The next biggest concern is how the shaver is moved about the face. There are two kinds of electric shavers, and both require that you follow the included instruction on how best to use them. Rotary shavers are designed to be moved in concentric circles on the face; not up-down or side-to-side. Foil shavers are best used in the opposite fashion, using up-down motions to shave the hairs (though some are now designed to shave side-to-side too).
Always read your owner’s manual to see what the manufacturer says is the best way to use their specific shaver.
3. Tackle sensitive areas first.
Men tend to forget that they’re using a motorized machine, with steel blades coming within a millimeter of the steel heads that run along the surface of their skin. Add to that the fact that the motor and blades have to further deal with the friction generated by cutting all those thousands of hairs – with different thicknesses and densities – and you have all the ingredients needed for some serious heat!
Now, most shavers won’t heat up so much during an average shave that they’ll actually scald your skin. But what’s important to remember is that sensitive areas, especially the neck, can be irritated even by the mild heat created after first passing over tough-to-shave areas like the chin, jawline, and upper lip.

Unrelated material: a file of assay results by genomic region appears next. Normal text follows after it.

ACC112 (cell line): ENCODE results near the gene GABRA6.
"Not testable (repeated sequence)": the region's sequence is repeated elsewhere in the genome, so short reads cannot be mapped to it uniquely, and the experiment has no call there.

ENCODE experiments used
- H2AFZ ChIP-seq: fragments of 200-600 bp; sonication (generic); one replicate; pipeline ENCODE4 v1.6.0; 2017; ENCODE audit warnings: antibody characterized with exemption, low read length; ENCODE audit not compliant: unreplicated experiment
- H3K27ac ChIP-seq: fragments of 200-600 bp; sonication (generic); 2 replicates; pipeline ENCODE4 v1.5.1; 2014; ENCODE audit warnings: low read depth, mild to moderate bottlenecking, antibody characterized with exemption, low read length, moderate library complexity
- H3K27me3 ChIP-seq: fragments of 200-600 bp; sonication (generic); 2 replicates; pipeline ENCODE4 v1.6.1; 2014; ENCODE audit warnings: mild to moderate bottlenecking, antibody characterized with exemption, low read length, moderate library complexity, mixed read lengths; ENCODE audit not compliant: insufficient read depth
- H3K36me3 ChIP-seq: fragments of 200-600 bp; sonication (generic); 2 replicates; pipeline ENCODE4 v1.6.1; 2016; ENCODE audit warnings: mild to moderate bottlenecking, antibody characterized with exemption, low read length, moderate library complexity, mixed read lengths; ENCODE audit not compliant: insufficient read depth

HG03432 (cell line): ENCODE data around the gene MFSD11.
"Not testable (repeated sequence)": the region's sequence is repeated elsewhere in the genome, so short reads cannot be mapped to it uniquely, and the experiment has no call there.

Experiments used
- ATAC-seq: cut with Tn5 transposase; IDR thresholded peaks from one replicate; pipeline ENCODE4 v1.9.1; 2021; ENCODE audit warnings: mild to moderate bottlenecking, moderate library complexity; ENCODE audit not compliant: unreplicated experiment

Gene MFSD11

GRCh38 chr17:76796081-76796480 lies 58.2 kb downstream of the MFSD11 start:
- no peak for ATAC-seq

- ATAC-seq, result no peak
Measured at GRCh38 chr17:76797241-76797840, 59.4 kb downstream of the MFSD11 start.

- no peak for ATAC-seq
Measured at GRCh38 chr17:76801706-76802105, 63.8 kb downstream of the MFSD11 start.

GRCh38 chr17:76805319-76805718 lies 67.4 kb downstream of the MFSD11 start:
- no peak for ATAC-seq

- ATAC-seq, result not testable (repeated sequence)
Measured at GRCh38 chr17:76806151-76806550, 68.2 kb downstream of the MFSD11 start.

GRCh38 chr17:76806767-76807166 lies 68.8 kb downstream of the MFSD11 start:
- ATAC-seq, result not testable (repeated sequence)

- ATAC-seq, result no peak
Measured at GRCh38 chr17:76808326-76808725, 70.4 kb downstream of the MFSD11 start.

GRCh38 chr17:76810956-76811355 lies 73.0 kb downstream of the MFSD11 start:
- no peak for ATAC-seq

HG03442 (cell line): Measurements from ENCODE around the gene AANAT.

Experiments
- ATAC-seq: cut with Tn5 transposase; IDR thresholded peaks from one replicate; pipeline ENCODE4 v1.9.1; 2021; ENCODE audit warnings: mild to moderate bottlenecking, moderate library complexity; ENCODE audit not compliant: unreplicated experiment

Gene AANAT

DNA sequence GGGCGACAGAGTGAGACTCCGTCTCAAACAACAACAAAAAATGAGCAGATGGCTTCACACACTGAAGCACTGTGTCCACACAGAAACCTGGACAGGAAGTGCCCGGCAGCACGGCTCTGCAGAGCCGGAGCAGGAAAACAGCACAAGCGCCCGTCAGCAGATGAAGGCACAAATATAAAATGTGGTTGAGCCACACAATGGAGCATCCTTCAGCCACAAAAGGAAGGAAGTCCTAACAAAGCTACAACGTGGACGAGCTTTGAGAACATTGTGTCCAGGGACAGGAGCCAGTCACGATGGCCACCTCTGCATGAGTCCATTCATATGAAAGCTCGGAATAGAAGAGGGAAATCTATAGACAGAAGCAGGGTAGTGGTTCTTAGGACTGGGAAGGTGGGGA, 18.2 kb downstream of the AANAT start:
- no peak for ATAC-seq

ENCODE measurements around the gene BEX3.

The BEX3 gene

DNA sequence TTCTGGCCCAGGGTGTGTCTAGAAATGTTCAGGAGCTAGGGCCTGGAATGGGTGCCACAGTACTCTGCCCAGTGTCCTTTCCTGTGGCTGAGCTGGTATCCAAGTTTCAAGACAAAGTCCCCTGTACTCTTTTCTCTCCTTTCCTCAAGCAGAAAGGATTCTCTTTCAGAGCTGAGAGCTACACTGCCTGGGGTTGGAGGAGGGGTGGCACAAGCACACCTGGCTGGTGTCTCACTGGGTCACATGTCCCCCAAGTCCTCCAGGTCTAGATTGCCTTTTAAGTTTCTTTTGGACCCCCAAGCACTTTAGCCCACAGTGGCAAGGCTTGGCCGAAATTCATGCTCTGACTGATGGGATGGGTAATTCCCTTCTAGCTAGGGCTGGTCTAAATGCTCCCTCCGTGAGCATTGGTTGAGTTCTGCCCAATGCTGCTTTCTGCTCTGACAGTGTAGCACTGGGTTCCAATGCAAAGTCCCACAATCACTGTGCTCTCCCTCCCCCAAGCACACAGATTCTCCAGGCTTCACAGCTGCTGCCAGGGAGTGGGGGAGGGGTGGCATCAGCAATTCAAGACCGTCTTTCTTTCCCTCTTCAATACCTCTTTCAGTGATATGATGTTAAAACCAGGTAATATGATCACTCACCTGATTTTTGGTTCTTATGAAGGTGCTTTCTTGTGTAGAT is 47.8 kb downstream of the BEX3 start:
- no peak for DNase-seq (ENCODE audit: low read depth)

Many men shave from the top of their facial hair growth and finish on the bottom (ie., neck). If your neck or cheek areas tend to get razor burn, bumps, rashes, or other signs of irritation, do those areas first before the head of your shaver heats up. If your entire face is sensitive to the heat of the shaver, consider letting it cool off halfway through the shave, or consider buying a wet/dry to eliminate this problem once and for all.